ANOTHER UGLY DUCKLING
ANOTHER UGLY DUCKLING
I’m sure you all know about the little ugly duckling that grew to be a beautiful swan; well this is about a little girl all the other children thought was ugly:
Not very long ago, there was a little girl who lived in Africa. Well, she was quite a big girl really, as she was eleven years old. She lived in small village, near a large river. Her home was a hut made of mud and branches. All her friends lived in similar huts. She had no shoes, and only one dress made from an old potato sack.
She never went to school, because there was no school for her to go to. Like the other children there, she had to work hard to help her family stay alive.
It was extremely hot in that part of Africa, and when God made the people there, he gave them special dark skin to protect them from the hot sun. The girl was called Doraki Alkigwari. That is a hard name to say, so everyone called her Dora.
Unfortunately there are always lots of wars and fighting in Africa. One night the fighting came to Dora’s village. Soldiers rushed in and there was a lot of shooting. The soldiers shot many villagers, including Dora’s parents. Dora was very frightened and ran off alone into the jungle to hide.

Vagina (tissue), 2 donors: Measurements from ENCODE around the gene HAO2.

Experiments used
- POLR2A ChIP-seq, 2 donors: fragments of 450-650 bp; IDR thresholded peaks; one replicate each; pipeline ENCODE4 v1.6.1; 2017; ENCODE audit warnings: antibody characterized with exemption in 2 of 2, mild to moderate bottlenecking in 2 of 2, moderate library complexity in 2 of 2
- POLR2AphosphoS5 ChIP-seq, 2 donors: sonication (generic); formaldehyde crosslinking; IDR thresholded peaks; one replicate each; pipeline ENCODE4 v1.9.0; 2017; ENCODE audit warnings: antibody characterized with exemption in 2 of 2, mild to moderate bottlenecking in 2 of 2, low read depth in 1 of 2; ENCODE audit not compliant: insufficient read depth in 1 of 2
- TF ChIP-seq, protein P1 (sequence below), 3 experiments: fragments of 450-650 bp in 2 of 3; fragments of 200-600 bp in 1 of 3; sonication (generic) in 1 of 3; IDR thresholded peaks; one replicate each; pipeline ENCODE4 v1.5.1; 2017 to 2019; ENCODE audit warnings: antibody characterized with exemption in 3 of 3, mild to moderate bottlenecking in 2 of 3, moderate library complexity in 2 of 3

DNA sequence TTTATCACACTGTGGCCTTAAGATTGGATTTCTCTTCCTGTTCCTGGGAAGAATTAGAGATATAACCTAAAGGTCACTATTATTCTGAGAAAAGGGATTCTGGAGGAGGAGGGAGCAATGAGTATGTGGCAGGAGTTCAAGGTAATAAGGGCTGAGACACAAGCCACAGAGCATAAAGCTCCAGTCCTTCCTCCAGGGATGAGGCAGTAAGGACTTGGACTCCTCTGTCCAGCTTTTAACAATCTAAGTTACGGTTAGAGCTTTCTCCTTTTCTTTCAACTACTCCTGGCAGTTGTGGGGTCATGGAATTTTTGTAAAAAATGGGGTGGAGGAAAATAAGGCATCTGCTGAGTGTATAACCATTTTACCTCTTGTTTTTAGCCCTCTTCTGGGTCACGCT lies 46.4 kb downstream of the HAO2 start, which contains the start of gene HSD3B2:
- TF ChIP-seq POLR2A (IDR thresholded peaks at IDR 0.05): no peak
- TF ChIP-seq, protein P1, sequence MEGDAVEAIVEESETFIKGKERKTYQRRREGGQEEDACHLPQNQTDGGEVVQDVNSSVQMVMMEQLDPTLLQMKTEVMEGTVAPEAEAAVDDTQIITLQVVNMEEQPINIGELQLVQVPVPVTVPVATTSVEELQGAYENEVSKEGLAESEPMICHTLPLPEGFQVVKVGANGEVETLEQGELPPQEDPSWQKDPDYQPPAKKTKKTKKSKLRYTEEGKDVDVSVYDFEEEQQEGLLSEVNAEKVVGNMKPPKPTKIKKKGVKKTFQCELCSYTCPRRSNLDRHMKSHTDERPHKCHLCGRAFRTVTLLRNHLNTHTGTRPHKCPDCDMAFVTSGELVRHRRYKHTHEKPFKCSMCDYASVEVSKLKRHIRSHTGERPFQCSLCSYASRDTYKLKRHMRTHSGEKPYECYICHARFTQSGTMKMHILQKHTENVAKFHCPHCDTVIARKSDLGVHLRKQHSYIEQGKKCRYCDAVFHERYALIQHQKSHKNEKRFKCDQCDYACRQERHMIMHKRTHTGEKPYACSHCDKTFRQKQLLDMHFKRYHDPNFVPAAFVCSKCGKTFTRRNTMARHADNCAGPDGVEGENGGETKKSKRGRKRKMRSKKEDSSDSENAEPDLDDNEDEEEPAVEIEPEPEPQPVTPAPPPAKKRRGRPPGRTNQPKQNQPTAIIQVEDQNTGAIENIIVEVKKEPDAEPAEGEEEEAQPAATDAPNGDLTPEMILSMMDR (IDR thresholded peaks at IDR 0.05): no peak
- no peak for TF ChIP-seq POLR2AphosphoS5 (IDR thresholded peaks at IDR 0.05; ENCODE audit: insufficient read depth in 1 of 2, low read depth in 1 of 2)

She lived there all alone for many days. She stayed alive by eating berries and any wild fruit she could find. Each day she hurried on, letting her footsteps take her further away from the fighting.
After many days she came to another river, and heard voices. Peeping cautiously from the safety of the forest, she saw some soldiers camped by the water, eating dinner. To Dora, they were very strange soldiers. Those soldiers had white skin. She had never seen anyone with white skin before.
She was so surprised at that, and the smell of the food was so tempting, she forgot for a moment to be careful. One of the soldiers looked up and saw her. She stood very still, thinking he might shoot her if she moved. Instead, he watched her for a short while, and then held out some food to her.
At first she was very afraid, however, the soldier smiled and beckoned to her. Dora was so hungry, and the food smelled so good, that she slowly moved forwards. The soldier put the food on the ground for her and started chatting to the other soldiers. When Dora saw they were not going to hurt her, she moved nearer and took the food.